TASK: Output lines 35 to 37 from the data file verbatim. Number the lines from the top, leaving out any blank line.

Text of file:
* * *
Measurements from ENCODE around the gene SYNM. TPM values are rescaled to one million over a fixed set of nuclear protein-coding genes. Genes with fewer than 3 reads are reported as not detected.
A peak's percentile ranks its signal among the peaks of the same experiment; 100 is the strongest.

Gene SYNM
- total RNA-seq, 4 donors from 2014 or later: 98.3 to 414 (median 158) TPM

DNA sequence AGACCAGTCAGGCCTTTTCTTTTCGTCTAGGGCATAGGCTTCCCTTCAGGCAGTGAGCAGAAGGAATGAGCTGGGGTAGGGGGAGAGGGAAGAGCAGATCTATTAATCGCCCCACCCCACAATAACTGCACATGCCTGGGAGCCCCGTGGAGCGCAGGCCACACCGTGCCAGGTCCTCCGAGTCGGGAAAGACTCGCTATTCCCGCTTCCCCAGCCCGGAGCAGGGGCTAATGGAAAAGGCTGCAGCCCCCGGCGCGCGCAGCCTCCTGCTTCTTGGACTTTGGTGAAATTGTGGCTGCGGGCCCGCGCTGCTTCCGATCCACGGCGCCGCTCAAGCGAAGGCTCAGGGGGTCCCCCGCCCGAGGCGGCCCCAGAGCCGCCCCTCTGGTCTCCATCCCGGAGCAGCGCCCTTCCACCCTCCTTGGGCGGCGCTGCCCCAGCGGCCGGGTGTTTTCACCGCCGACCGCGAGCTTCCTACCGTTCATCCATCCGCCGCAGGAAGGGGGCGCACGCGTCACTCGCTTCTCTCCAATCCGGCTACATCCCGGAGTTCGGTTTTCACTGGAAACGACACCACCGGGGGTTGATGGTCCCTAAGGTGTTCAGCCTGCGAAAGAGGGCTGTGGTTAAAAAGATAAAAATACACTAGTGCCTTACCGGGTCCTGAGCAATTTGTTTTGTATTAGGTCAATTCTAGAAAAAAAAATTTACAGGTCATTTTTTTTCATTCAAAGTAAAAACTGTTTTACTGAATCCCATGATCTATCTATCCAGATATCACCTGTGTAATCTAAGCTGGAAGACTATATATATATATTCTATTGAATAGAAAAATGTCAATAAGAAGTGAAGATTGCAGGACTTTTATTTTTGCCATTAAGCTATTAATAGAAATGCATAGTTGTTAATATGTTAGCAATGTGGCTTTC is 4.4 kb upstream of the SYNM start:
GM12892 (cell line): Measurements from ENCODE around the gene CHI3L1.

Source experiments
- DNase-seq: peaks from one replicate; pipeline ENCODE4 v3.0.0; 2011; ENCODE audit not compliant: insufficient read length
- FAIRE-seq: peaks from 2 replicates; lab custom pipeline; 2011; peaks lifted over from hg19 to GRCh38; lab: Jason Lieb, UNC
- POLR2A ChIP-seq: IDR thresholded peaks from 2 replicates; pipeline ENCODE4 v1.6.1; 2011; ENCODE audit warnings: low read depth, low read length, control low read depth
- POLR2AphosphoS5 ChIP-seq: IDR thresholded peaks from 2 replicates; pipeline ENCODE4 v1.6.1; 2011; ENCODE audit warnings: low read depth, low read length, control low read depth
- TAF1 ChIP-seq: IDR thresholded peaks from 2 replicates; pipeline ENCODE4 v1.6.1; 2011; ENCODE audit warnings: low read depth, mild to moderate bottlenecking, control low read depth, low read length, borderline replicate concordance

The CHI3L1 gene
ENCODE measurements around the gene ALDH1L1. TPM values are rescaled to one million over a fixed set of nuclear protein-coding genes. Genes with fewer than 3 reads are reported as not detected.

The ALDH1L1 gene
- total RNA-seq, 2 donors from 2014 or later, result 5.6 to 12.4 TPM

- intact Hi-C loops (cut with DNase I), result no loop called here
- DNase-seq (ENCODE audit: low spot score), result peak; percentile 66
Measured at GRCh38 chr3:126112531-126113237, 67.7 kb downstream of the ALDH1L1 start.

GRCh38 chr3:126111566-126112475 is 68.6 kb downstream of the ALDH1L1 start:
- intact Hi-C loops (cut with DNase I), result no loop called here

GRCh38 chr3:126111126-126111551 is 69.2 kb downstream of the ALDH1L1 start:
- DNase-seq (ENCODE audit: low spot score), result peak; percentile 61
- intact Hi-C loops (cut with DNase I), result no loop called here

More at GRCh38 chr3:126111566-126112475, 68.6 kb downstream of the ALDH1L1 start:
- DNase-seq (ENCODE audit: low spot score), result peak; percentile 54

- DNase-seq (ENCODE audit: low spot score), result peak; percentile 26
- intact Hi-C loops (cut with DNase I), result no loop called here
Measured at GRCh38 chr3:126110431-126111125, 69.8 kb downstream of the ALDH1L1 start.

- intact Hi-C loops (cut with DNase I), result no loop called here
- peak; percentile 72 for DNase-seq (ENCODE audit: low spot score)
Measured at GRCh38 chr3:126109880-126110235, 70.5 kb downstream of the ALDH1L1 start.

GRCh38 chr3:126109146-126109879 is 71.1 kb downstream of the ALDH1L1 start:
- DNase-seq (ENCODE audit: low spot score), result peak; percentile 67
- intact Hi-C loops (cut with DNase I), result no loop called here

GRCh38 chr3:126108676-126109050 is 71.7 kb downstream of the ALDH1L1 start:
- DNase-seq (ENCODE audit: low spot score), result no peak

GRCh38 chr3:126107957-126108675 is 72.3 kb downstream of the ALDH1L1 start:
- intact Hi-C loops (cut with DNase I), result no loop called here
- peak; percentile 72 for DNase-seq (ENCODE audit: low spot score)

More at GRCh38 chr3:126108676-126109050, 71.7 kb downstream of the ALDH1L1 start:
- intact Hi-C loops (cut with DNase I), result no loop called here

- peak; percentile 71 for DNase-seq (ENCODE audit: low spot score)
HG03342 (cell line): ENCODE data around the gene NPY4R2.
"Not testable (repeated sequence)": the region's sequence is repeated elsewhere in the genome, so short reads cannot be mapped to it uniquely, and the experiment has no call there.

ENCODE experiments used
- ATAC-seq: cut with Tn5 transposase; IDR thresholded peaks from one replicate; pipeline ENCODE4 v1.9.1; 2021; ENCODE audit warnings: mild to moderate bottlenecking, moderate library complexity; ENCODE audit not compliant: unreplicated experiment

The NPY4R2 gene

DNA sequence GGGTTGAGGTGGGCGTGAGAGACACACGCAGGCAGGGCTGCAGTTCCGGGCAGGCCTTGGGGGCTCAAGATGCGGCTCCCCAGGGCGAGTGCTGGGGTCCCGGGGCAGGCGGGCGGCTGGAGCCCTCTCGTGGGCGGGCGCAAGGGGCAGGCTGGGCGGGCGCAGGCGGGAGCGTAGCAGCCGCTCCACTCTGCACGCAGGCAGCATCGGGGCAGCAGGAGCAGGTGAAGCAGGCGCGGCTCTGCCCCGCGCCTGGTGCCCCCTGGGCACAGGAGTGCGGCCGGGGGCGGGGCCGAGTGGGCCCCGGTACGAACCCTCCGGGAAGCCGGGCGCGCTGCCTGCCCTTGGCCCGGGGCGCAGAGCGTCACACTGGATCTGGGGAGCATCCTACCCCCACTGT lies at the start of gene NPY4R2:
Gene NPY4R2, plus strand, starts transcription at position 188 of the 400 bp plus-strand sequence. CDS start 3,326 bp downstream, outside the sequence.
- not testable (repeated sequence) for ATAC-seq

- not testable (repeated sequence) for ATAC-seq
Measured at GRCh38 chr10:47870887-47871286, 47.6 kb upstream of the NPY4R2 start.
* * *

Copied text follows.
- intact Hi-C loops (cut with DNase I), result no loop called here

GRCh38 chr3:126108676-126109050 is 71.7 kb downstream of the ALDH1L1 start:
- DNase-seq (ENCODE audit: low spot score), result no peak